There is a lot of discussion these days about price inflation, but a friend sent me an article from the Economist which noted another type of inflation – job title inflation. Receptionists become Directors of First Impressions and undertakers become Directors of Last Impressions. At some banks, there doesn’t appear to be management below vice president.
There are many reasons why we see title inflation. The article notes that providing a new title provides some recognition of an employee’s efforts especially if the company is not providing sizable raises. Some businesses may feel that a fancy title may impress prospective customers. The article notes that “the currency of an inflated title quickly loses value. A senior vice-president is someone in middle management; an assistant vice-president is three years out of university; an associate vice-president has just mastered the alphabet. More and more words need to be added to connote seniority.”
One problem with title inflation is that it is hard to suppress once it has started. I suspect that employers are mostly well meaning when deciding on titles but in many companies, a title does not provide any information about the skills that the person may have because there isn’t any consistency.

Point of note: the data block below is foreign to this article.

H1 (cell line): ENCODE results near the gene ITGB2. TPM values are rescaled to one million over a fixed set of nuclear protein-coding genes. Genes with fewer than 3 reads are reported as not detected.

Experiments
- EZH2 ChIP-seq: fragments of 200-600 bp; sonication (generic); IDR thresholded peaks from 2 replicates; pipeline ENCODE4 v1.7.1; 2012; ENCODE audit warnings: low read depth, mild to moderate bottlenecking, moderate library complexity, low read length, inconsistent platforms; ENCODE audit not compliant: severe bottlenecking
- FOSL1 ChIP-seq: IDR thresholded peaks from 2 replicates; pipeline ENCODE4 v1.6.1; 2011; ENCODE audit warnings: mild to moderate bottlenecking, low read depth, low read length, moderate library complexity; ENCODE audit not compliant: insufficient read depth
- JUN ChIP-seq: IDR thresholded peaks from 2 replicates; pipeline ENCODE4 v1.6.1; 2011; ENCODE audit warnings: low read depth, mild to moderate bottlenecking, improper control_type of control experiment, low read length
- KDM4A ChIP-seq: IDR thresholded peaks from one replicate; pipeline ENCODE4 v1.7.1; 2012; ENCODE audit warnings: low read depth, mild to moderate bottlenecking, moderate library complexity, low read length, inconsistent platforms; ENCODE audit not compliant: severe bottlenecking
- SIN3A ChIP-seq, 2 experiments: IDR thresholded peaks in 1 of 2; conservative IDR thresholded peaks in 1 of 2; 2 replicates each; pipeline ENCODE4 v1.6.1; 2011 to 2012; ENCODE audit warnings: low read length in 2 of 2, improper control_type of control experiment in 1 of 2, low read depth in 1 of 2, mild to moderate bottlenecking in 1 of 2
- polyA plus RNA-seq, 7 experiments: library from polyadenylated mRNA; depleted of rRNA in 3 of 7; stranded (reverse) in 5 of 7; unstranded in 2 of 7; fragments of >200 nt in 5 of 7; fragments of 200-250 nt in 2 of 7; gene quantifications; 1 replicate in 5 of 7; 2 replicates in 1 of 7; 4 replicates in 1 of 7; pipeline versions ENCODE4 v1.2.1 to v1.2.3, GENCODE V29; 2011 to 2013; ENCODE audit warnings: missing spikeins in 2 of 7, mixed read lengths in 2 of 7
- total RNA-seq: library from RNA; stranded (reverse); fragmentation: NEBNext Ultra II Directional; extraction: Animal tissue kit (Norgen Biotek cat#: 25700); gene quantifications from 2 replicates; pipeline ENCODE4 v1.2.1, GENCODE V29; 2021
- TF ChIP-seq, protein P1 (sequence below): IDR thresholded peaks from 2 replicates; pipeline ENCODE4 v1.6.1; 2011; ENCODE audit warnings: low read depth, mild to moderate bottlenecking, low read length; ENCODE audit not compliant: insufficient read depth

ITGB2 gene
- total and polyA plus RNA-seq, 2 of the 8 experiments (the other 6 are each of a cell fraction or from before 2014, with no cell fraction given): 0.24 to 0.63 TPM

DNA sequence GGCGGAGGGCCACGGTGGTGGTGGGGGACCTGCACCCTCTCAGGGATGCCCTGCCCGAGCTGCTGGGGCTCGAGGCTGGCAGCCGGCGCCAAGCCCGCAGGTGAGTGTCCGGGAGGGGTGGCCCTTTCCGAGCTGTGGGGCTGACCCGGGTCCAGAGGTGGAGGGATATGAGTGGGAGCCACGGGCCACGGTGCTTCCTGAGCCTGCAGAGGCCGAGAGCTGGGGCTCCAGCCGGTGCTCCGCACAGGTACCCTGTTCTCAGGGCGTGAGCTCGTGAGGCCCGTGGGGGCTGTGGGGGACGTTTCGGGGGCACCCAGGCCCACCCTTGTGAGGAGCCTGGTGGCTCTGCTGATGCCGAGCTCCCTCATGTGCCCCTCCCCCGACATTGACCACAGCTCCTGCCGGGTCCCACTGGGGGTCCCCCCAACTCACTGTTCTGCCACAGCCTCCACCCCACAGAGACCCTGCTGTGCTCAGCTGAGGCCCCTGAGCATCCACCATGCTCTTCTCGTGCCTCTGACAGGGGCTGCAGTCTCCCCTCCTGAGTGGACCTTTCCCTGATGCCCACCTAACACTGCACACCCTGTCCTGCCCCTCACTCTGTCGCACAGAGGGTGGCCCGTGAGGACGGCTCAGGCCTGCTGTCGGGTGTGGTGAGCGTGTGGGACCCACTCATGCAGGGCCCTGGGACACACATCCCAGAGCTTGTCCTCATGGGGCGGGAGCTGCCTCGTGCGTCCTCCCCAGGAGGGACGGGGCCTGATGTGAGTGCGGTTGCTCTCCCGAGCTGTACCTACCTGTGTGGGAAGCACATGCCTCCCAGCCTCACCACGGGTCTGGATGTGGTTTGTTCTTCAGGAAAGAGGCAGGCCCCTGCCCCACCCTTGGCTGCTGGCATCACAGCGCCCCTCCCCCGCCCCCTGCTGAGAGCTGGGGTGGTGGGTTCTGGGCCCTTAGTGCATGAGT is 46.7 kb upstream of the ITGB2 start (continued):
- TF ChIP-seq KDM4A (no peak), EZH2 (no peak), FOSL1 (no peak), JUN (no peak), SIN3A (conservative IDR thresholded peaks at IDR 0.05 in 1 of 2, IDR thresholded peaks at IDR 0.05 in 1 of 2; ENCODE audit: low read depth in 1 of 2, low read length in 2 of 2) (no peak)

My thoughts on title inflation are how I think about many labels. Do you remember the good old days when a 4.0 GPA meant that a student had perfect grades? Now GPA’s can go well above 4.0. For the most part, a job title, where someone went to school, or a GPA is just a data point to provide some information about a person very quickly. If we rely too much on these data points in our decision making, we do so at our own peril. For important decisions, we must put in the work to make sure we have a full understanding of the factors important to that decision.
Take care and stay safe.
The Passenger by Cormac McCarthy1980, PASS CHRISTIAN, MISSISSIPPI: It is three in the morning when Bobby Western zips the jacket of his wet suit and plunges from the Coast Guard tender into darkness. His dive light illuminates the sunken jet, nine bodies still buckled in their seats, hair floating, eyes devoid of speculation. Missing from the crash site are the pilot’s flight bag, the plane’s black box, and the tenth passenger. But how? A collateral witness to machinations that can only bring him harm, Western is shadowed in body and spirit—by men with badges; by the ghost of his father, inventor of the bomb that melted glass and flesh in Hiroshima; and by his sister, the love and ruin of his soul.
Traversing the American South, from the garrulous barrooms of New Orleans to an abandoned oil rig off the Florida coast, The Passenger is a breathtaking novel of morality and science, the legacy of sin, and the madness that is human consciousness.